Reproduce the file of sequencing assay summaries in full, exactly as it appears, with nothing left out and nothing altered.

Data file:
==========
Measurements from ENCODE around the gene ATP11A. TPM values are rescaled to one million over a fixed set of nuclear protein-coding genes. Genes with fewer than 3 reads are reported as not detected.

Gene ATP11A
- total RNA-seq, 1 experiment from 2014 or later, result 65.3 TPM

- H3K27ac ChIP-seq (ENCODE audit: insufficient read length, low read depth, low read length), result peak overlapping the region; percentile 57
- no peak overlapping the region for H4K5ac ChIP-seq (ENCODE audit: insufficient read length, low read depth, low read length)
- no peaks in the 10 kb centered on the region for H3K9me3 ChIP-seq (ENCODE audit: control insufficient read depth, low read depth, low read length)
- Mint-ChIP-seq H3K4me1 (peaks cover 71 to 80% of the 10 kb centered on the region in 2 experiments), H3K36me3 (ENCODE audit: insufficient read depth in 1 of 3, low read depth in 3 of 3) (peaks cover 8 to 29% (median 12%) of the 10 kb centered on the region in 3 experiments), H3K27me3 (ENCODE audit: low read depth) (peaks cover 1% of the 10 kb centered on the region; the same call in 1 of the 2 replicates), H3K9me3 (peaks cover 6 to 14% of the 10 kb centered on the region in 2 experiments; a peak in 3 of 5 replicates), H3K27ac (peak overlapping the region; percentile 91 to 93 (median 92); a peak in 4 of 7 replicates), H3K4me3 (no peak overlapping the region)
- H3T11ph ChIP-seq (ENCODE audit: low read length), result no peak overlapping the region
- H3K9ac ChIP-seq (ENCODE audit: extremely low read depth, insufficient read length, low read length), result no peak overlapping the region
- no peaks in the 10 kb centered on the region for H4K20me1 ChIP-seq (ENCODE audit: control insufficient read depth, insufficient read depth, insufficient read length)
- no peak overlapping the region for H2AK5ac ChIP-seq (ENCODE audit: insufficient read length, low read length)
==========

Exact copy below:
Measurements from ENCODE around the gene ATP11A. TPM values are rescaled to one million over a fixed set of nuclear protein-coding genes. Genes with fewer than 3 reads are reported as not detected.

Gene ATP11A
- total RNA-seq, 1 experiment from 2014 or later, result 65.3 TPM

- H3K27ac ChIP-seq (ENCODE audit: insufficient read length, low read depth, low read length), result peak overlapping the region; percentile 57
- no peak overlapping the region for H4K5ac ChIP-seq (ENCODE audit: insufficient read length, low read depth, low read length)
- no peaks in the 10 kb centered on the region for H3K9me3 ChIP-seq (ENCODE audit: control insufficient read depth, low read depth, low read length)
- Mint-ChIP-seq H3K4me1 (peaks cover 71 to 80% of the 10 kb centered on the region in 2 experiments), H3K36me3 (ENCODE audit: insufficient read depth in 1 of 3, low read depth in 3 of 3) (peaks cover 8 to 29% (median 12%) of the 10 kb centered on the region in 3 experiments), H3K27me3 (ENCODE audit: low read depth) (peaks cover 1% of the 10 kb centered on the region; the same call in 1 of the 2 replicates), H3K9me3 (peaks cover 6 to 14% of the 10 kb centered on the region in 2 experiments; a peak in 3 of 5 replicates), H3K27ac (peak overlapping the region; percentile 91 to 93 (median 92); a peak in 4 of 7 replicates), H3K4me3 (no peak overlapping the region)
- H3T11ph ChIP-seq (ENCODE audit: low read length), result no peak overlapping the region
- H3K9ac ChIP-seq (ENCODE audit: extremely low read depth, insufficient read length, low read length), result no peak overlapping the region
- no peaks in the 10 kb centered on the region for H4K20me1 ChIP-seq (ENCODE audit: control insufficient read depth, insufficient read depth, insufficient read length)
- no peak overlapping the region for H2AK5ac ChIP-seq (ENCODE audit: insufficient read length, low read length)